I’m starting to swing into some pieces based on our family trip out to the Black Hills earlier this summer. One early morning in Custer State Park I observed and photographed a coyote cruising tirelessly through a prairie dog town. Some of the prairie dogs peeked sheepishly over the rims of their mounds. Others stood tall and alarm barked loudly at the passing menace. The coyote was unfazed at the verbal abuse and continued her confident pace, knowing that she’d eventually get her breakfast.
Back in October a dear family friend passed away at the age of 91. She was like a grandmother to me long after both my grandmothers were gone. She was an educator, an English teacher, and she spoke with impeccable English even in casual situations, but it wasn’t at all pretentious. Nothing about her was. She was a gracious, godly woman of sincere faith. She was the kind of person who would cook up her last batch of oatmeal and brew her last pot of coffee for you if you visited and be glad to do it. She was a true joy, had a contagious laugh, and saw the good in people.
When she passed, I remembered a photo I took of her in her Iowa-farmhouse kitchen years ago. She was busy preparing breakfast for us her guests. The morning light caught my eye and I secretly snapped the picture. I found that photo these years later and fashioned a painting from it.
This is how I remember Mrs Underbakke, modestly serving, giving what she had. She was quite an example of a lady.
Back in the late ’90s I had the chance to go duck hunting for the first time in the prairie pothole region of central North Dakota. One of the strongest memories from those few days is the wonder of watching a good bird dog work for the first time. I remember being surprised how loud Roxy breathed through her nose as she held a bird in her mouth and strove for the shore. I remember the eagerness and the focus of these dogs as they fulfilled what they were born, bred, and loved to do.
On that trip the birds were fun, the company with the boys was great, but man those dogs were fun to watch! All these years later I still am amazed at the abilities of these magnificent beasts.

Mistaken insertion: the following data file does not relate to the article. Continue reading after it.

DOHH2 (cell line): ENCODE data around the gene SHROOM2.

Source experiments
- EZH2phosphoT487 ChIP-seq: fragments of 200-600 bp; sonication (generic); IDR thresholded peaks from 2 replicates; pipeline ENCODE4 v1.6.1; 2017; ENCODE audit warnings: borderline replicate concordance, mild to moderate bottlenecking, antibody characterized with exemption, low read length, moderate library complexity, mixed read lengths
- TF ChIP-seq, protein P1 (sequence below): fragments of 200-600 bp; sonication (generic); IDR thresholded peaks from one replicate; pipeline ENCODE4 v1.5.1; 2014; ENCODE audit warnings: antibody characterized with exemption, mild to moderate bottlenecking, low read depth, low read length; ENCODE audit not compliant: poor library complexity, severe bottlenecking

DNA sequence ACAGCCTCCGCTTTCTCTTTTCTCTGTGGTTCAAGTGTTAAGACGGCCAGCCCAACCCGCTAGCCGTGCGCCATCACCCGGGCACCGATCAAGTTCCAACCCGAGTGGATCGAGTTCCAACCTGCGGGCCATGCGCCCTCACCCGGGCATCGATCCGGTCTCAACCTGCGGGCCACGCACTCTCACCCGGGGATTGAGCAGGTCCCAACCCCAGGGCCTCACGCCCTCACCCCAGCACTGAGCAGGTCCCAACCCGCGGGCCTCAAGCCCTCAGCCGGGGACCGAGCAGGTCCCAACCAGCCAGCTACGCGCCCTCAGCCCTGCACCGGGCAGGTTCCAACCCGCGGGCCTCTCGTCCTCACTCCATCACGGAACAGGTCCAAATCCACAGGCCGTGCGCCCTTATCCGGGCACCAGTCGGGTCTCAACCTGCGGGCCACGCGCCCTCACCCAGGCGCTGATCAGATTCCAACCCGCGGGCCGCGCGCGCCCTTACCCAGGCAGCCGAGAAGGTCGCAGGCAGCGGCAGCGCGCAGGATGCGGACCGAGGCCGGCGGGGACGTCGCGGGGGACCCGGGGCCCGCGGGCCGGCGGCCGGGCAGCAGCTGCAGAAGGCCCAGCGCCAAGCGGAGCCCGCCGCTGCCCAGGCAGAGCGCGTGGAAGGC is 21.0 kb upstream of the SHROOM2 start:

I’m putting the finishing touches on a hunting dog portrait of a beautiful labrador retriever, and it has brought back some of those memories of mornings on the marsh. The stench of the muck, the cold, wet October wind on my face, and the sound of wings.
The client chose to have the piece done on a slab of 3/4″ maple. Its been a little different surface to paint on – smoother than I’m used to, but not bad. She wanted the rough painterly edges inset from the border. I have to say it’s not a bad look!
Haven’t blogged in a while. Haven’t painted in a while. At least not of subjects of my choosing.
I was over at a friends farm last week and purposely brought the camera and committed myself to taking shots of whatever I saw, and then committed myself to doing a painting of something from those shots. The light was nice. Didn’t get anything that thrilled my soul to its depths, but it was more about making something work. I needed to paint something. And I wanted it to be something from my world right now, not from the photo archives.
I got a nice series of some cows in the pasture. The light was streaking across and I became interested in capturing that effect.
So the end result is nothing earth-shattering, just an effective little piece that for me is the equivalent of soul food. Not fancy or highbrow, probably won’t win any awards, just simple, flavorful, and satisfying.
I’ve finally gotten some free time to finish up this farm landscape. It’s the fruit of a drive down in my favorite part of WI about a month ago. The hills and valleys in this area are quintessential painting material for me. Large hills that recede in the atmospheric distance frame fertile valleys that support some of the most successful farming in the county. I enjoy the houses. Even tho the glory days of the family farm are behind us, some of the huge classic farm houses are evidence that at one time this was more than subsistence living. I like the thought of that. Farming on a small scale being a profitable thing. Anyway, I had a great time driving around trying to capture that classic farm scene.
This painting is of one of the more subdued homesteads. But I like the yellow house against the cool distant hills as well as the way the buildings flowed in the composition. The large white pines on the right provide a large dark region of interest to balance the buildings, and I like the bottom half of the canvas being basically empty.
This is Wisconsin to me. Quit, cold, subdued, unadorned, beautiful.
I had a great time pushing color on this one. I went in with a “Russian” frame of mind and am happy with the technique although it still seems more polished than it could be.
I like these winter scenes, the stark snow, the grays and browns. It’s comfortable to paint in this palette somehow. We’re heading into Spring now, and it might be a while before I swing back to tackle on of these Winter jewels, but, than again, maybe Spring can wait a little bit.